My final public appearance was at a Barnes & Noble store in an upscale suburban shopping center. The same pattern followed. Younger customers barely glanced at me, and the older crowd watched me reproachfully, especially as I sat awkwardly in the café for a half-hour, attempting to read a newly purchased book and drinking a venti mocha. While this was a new experience for me, I guessed it was a new one for most of these seasoned bookstore shoppers, too.

The amateur psychologist in me tried to analyze this discrepancy in people’s attitudes. Was it due to the fact that younger folks were more open-minded and had not yet grown as judgmental? Or did the younger generation simply have more lax standards of what was acceptable to wear in public?

I’ll probably never know, unless I continue to research this through repeated excursions of shopping and dining in my night-time best. Yet I’m not so sure I can handle more of that kind of embarrassment. And lord knows I can’t safely secure another foam curler in my hair.

Still, I figure there’s always Walmart.

I’m guessing I might find a kindred spirit or two there.

How informal do you get in public? Would you blink an eye? Anyone looking to buy a package of barely used foam curlers?

Friday, February 21, 2014

We All Float Down Here

With nine months of The 52/52 Project under my belt, I’d grown brazen. On a bravery scale of 1-10, I was feeling about an 8.5. And that sort of cockiness, as anyone knows, is precisely when the Gods of Fear and Humility show up to knock you on your ass.

As I faced New Experience #39, I was only a tad uneasy about testing the waters, even though that water would be pooled below me: in a fully dark and soundproof tank.

I was uncertain how I’d react to an hour in a flotation tank—also known as an isolation tank or a sensory deprivation tank. Because I’d been under more stress than usual, I remained hopeful the session would live up to its mission of inducing relaxation, meditation, and even increased creativity.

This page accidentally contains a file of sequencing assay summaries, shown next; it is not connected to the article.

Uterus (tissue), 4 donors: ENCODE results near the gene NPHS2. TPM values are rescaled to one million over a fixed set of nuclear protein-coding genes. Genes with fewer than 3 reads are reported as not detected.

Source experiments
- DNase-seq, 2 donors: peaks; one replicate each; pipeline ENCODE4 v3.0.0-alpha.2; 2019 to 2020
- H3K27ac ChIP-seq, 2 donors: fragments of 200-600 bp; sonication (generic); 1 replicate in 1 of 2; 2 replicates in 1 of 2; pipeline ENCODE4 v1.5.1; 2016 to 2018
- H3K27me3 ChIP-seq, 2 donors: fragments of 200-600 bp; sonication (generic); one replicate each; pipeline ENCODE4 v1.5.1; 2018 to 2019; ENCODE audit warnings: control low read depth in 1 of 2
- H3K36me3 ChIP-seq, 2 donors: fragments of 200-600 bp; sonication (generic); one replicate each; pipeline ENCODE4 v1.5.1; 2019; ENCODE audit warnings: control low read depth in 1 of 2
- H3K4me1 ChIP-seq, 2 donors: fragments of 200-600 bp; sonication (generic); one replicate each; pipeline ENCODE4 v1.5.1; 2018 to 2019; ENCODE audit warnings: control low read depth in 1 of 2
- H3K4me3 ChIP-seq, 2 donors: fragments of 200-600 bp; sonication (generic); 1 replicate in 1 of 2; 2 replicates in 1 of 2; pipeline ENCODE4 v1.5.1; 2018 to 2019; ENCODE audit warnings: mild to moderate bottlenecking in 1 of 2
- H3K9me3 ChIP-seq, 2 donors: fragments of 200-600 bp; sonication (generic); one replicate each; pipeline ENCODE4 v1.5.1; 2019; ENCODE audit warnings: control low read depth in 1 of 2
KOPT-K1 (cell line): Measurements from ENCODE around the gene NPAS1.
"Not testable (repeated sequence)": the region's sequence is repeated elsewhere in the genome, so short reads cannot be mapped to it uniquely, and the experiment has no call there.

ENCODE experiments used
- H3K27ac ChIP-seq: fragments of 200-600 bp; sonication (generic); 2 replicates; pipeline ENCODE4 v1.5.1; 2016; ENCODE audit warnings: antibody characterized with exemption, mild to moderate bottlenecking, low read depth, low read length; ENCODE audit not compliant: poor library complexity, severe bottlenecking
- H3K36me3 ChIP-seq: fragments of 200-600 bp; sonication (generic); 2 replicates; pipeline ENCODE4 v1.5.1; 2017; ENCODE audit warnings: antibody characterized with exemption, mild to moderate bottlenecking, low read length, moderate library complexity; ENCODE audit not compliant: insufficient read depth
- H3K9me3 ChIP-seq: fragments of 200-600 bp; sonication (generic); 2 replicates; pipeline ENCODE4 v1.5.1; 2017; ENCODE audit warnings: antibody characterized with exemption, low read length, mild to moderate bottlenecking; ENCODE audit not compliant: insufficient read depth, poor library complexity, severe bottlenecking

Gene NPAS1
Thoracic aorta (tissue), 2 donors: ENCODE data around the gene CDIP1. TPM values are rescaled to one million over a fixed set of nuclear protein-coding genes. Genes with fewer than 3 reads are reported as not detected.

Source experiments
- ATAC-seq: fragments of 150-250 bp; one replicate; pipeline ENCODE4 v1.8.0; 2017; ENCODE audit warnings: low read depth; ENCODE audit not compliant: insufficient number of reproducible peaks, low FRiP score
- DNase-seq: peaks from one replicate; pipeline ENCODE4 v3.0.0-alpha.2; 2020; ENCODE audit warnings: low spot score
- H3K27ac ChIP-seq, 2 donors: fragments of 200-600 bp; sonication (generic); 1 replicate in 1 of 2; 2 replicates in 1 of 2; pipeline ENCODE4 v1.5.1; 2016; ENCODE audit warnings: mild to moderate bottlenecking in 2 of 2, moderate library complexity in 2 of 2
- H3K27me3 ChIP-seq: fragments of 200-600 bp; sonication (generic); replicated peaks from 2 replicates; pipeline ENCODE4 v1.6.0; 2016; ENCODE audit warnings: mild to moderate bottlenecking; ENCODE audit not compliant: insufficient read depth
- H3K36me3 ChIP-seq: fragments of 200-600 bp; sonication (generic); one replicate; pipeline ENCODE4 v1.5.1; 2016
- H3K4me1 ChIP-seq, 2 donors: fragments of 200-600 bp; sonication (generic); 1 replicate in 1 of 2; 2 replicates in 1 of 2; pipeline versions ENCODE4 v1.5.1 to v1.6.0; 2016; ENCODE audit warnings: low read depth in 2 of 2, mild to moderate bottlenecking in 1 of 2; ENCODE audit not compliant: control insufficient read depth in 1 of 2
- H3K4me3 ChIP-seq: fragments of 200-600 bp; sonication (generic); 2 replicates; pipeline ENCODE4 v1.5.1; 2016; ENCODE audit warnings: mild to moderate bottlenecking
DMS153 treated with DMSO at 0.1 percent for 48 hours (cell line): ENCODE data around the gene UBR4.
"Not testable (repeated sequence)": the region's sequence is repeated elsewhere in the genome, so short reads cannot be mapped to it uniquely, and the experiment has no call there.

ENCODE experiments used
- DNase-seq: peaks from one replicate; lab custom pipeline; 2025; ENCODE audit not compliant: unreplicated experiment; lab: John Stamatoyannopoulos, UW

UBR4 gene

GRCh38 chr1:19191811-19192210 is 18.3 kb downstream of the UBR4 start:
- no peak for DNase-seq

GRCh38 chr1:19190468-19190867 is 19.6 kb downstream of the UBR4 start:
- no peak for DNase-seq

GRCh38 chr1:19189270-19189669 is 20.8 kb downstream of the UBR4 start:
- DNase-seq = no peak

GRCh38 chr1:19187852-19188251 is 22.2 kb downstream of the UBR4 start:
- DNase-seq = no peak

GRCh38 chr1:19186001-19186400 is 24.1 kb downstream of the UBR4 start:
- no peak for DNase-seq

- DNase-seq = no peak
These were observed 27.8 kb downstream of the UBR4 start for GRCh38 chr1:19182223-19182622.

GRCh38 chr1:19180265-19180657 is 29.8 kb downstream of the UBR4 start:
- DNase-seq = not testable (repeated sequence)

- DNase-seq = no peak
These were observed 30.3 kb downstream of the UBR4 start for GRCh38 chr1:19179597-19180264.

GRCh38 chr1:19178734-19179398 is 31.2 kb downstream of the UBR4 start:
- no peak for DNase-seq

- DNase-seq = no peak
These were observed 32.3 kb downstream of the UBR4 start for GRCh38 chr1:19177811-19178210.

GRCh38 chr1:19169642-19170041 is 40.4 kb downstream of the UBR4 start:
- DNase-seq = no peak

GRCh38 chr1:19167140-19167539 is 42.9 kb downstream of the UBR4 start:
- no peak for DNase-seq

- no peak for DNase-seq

On the other hand, floating in a closed box of water while virtually blind and deaf might seem frighteningly akin to being buried alive. At the bottom of the ocean.

I figured this experience would either relax me into a nearly comatose state or it would put me over the edge entirely. I was betting on the optimistic slant, partly because I’d never been claustrophobic and also because—let’s be honest—I’m not always very bright.

The nearest flotation tank was located at a progressive health center just a short drive over the Michigan line. When making my appointment, I was told little preparation was necessary. The receptionist asked me to bring soap and shampoo, since I’d be required to shower both before and after my session. In addition, she said the eight hundred pounds of salt in the water, which provided the buoyancy for an individual to float, also could irritate the skin. Therefore, she advised me not to shave my legs.

I snorted. Shaved legs? Apparently, she’d forgotten it was February.

The isolation tank was situated, fittingly, in a room in a remote area in the back of the building. I was instructed to start a timer before I entered the tank. The receptionist assured me that even while inside a soundproof tank and wearing wax earplugs to keep out the salt water, I’d be able to hear the timer to know when my time was up.

If I wanted to stop sooner, for any reason, she said I could just open the door at any time and call it a day. This was reassuring. However, I’m a gamer, and I told myself I’d give it the whole hour in order to get the full experience.

After showering, I set the timer, climbed in, and shut the door.

Floating in the silent darkness, I tried to close out the world—while opening my mind. I discovered a lot, very quickly.

Lesson #1: Time passes very slowly when you’re lying in a sightless and soundless tank of water.